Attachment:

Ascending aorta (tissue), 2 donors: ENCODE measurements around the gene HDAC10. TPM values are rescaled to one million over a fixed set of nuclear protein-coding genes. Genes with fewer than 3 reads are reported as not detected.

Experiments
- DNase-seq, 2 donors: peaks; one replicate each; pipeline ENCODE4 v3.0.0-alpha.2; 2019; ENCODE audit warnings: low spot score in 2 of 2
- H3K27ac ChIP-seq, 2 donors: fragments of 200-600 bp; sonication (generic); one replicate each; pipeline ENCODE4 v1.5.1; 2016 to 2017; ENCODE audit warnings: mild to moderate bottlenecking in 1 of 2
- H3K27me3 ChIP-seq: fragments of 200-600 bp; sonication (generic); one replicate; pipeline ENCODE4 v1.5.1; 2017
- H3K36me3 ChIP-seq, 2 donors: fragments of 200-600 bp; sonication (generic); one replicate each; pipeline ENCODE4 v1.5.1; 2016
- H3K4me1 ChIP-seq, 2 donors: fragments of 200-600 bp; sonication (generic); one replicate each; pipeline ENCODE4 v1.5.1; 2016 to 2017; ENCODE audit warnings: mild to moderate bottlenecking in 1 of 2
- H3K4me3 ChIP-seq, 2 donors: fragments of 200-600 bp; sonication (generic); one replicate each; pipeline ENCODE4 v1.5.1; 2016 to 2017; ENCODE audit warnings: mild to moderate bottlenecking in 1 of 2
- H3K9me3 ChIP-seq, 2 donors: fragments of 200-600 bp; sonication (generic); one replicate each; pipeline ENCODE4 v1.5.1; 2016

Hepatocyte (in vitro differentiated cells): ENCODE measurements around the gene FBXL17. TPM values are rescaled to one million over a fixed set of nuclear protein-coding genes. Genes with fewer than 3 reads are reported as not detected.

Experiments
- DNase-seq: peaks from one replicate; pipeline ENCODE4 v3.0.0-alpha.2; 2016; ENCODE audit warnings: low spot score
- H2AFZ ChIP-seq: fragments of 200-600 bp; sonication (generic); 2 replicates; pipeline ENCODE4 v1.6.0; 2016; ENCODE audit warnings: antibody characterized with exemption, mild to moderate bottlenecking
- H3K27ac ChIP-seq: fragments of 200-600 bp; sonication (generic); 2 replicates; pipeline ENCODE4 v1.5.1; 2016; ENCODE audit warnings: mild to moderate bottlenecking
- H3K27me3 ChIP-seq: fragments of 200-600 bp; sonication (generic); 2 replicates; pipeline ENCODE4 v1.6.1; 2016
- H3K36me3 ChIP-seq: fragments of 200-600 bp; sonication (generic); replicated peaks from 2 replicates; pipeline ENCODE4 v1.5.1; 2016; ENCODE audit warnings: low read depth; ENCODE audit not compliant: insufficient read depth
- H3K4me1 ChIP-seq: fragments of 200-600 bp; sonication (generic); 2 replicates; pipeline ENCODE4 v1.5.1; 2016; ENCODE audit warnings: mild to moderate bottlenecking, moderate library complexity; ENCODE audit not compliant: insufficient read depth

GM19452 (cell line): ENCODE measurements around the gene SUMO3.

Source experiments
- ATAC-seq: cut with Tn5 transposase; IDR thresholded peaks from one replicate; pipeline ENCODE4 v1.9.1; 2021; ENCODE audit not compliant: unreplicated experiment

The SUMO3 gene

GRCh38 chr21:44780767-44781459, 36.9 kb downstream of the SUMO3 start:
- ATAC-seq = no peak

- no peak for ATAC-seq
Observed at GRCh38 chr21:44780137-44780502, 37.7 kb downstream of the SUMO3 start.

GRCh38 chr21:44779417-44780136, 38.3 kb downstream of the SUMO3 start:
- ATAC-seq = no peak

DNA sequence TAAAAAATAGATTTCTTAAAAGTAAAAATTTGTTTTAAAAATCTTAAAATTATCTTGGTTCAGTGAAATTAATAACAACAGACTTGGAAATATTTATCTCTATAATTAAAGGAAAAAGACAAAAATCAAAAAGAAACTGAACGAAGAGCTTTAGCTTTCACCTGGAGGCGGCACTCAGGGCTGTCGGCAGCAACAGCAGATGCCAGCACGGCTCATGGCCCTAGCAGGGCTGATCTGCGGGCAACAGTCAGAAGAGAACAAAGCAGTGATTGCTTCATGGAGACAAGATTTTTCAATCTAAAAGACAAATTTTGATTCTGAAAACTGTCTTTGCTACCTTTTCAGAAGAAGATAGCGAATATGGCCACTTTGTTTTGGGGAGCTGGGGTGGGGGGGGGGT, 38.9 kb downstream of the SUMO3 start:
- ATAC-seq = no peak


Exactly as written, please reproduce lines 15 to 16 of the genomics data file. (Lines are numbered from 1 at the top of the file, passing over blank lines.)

- H3K27me3 ChIP-seq: fragments of 200-600 bp; sonication (generic); 2 replicates; pipeline ENCODE4 v1.6.1; 2016
- H3K36me3 ChIP-seq: fragments of 200-600 bp; sonication (generic); replicated peaks from 2 replicates; pipeline ENCODE4 v1.5.1; 2016; ENCODE audit warnings: low read depth; ENCODE audit not compliant: insufficient read depth